Music for the NEXT One 02/26/16 : Special Denise Matthews Memorial Presentation, “I’m a Slave for U” by Britney Spears

Saturday, Febuary 26, 2016, marks the funeral of Denise Matthews, known during her performing career as Vanity. Though she left that name and it’s negative implications for her behind almost a quarter of a century ago, the character that Prince crafted for her and she executed is still one of the most potent of it’s era. Prince took the beautiful biracial model, who most people thought was Latina, and made her the embodiment of sexually liberated freakieness. In truth, Ms. Matthews association with the funk was strong, even outside of the Artists direction, dating Rick James in the early days as well as doing album covers for Cameo. Today I want to honor the impact of her eternal, Prince composed and produced hit “Nasty Girl”, rcorded by the Vanity 6. “Nasty Girl” is one of the eternal dance funk classics. I recall being hypnotized by it’s Carribean, Afro Latin funk dance beat for as long as I can remember. Prince married an incredible funky rhythm track, highlighting a stop and start beat from his Linn Drum, with some steel drum type sounds providing a low, hollow bass line, with brief snapshots of his super funky guitar rhythms and New Wavey synths. It was the epitome of a feminine funk groove, one that seduced you instead of drove you, through means of it’s pregnant pauses and pelvic pops. On top of that Vanity spoke-sung a lyrical text that really couldn’t get any nastier and sexually frank, even if she added the obscenities that would become commonplace for female sex stars like Lil Kim and Nikki Minaj.

As the 2000s began and Pharrell Williams and Chad Hugo came to prominence, I noticed that when they really want to give a female artist some funk power for the dance floor, their basic template is “Nasty Girl.” And who can blame them, as the record established a groove that still sounds fresh all these years later. I was hardly a Britney Spears fan when she came on the scene, and even less so when I realized her hit debut single, “Hit me Baby One More Time” was a very sterile, stiff attempt at a funky track. But when the Neptunes gave her this beat in 2001? I didn’t buy the record, no, but I surely enjoyed the video radio play when this one came on. “I’m a Slave for U” is our first of a three part tribute this weekend, celebrating the funky triumph of “Nasty Girl”, Prince, the Neptunes, and the late Denise Matthews.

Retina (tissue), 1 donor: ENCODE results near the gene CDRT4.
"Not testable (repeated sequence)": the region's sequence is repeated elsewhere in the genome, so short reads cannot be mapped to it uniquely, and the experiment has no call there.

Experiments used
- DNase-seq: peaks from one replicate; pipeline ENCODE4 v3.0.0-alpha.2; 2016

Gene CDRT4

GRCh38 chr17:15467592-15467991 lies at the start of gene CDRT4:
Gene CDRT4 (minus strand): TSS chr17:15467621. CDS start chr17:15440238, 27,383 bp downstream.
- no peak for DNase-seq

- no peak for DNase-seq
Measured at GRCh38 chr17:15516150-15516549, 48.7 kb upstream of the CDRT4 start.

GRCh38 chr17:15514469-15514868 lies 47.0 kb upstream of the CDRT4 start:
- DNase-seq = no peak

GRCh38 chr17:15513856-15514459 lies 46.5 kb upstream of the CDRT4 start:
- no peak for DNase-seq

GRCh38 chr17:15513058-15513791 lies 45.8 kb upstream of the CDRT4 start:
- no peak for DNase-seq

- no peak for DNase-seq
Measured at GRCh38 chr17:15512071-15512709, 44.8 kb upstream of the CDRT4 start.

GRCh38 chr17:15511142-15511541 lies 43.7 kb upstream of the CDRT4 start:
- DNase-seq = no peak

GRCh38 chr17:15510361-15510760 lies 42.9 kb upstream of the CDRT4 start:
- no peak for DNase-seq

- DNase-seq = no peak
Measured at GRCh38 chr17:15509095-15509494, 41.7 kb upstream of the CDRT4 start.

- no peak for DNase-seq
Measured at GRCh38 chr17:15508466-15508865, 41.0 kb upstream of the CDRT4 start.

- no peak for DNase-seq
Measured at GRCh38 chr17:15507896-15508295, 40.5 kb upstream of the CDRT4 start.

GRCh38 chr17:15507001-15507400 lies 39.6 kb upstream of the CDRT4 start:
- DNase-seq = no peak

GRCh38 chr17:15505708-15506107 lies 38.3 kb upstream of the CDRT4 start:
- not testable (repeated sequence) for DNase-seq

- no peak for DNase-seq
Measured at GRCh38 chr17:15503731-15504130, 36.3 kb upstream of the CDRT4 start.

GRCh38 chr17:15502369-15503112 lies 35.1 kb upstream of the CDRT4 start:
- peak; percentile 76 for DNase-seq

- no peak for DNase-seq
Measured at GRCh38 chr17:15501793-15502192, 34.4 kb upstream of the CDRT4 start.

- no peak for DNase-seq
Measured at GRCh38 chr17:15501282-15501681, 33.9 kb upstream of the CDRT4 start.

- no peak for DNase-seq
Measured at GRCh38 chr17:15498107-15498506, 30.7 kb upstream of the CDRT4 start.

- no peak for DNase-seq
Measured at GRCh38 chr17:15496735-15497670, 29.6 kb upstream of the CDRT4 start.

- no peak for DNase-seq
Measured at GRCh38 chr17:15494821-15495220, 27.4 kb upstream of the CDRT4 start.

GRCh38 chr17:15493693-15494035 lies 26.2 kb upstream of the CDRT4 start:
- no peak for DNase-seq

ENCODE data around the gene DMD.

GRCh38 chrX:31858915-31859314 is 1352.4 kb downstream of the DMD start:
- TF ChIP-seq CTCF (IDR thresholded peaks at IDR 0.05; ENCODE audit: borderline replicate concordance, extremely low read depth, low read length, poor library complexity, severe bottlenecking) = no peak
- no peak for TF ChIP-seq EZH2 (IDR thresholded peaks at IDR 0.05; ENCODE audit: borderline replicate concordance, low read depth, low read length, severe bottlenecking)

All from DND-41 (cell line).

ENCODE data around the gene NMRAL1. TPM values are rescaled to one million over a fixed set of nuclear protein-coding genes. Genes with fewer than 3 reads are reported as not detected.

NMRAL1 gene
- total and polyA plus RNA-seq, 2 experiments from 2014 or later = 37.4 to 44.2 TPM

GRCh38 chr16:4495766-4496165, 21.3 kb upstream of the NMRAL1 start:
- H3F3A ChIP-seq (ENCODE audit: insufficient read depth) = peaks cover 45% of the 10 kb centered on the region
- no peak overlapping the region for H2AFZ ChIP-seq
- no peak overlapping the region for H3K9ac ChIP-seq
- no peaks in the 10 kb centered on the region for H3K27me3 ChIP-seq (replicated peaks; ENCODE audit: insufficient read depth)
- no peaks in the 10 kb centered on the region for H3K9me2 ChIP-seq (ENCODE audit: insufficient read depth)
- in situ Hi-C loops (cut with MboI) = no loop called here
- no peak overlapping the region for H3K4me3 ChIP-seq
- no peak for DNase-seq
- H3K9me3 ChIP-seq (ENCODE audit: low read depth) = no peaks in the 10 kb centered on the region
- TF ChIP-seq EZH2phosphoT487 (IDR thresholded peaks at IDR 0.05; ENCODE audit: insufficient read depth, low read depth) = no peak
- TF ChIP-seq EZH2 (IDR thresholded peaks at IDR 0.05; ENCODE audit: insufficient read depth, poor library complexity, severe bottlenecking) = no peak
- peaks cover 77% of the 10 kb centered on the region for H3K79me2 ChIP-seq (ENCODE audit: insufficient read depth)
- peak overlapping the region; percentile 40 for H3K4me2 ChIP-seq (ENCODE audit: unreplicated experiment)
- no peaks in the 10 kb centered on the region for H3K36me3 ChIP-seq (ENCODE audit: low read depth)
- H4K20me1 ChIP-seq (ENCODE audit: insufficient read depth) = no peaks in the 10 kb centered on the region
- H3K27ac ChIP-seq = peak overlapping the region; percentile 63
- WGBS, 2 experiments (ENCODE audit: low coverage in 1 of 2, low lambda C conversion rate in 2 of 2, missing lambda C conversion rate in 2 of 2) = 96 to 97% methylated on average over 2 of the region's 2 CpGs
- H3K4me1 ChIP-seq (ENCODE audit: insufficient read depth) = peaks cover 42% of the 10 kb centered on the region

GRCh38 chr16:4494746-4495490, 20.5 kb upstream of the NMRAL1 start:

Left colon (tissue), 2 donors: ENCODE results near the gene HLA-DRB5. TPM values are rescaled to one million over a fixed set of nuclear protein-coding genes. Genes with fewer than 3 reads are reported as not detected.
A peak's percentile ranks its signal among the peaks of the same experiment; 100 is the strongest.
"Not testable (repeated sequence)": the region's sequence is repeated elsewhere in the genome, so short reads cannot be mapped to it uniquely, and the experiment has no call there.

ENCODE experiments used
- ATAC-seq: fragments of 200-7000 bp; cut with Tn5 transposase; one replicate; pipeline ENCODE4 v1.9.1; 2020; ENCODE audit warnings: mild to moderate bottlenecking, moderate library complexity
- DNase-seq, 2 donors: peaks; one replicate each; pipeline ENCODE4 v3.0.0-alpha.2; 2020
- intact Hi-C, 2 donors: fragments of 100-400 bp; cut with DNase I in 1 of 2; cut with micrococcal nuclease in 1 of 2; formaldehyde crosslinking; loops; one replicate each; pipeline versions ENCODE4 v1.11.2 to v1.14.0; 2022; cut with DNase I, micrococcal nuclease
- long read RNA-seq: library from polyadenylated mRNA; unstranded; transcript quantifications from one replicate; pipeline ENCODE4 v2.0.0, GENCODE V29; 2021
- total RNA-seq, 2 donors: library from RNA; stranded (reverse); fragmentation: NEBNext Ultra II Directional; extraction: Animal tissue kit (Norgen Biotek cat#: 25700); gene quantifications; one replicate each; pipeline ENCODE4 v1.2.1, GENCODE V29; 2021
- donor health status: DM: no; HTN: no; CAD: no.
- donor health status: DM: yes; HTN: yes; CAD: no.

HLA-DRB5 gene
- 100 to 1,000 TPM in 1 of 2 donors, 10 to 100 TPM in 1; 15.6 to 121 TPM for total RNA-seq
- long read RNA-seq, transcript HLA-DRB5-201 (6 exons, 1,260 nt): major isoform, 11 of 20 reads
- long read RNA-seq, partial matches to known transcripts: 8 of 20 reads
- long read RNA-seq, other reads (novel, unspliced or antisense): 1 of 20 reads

“I’m a Slave for U” screams “Nasty Girl” from the first bar, opening with a clever milenial re imaginging of the classic rhythm pattern. The song begins with a drumbeat, a hard kick on the one setting off an unhurried funk tempo. Conga drums fill in the large spaces between the beats. On beat three in particular, two conga beats leading to beat four gives the track away as a clear daughter of “Nasty Girl.” But the Neptunes make sure baby girl has her own features, as the sampled sounding hi hats and the Neptunes abstract synth glisses take the tonality of the song far away from the Vanity 6’s tune, making use of a darker sound palette only implied in the steel drum bassiness of the original. After Britney’s spoken intro, the verse comes in, with Britney singing in a terse lower register and the Neptunes synths playing active rhythms in the mould of Prince’s rhythm guitar work. The keyboard sound has this guitar/clavinet vibe that was one of the Neptunes original sonic trademarks.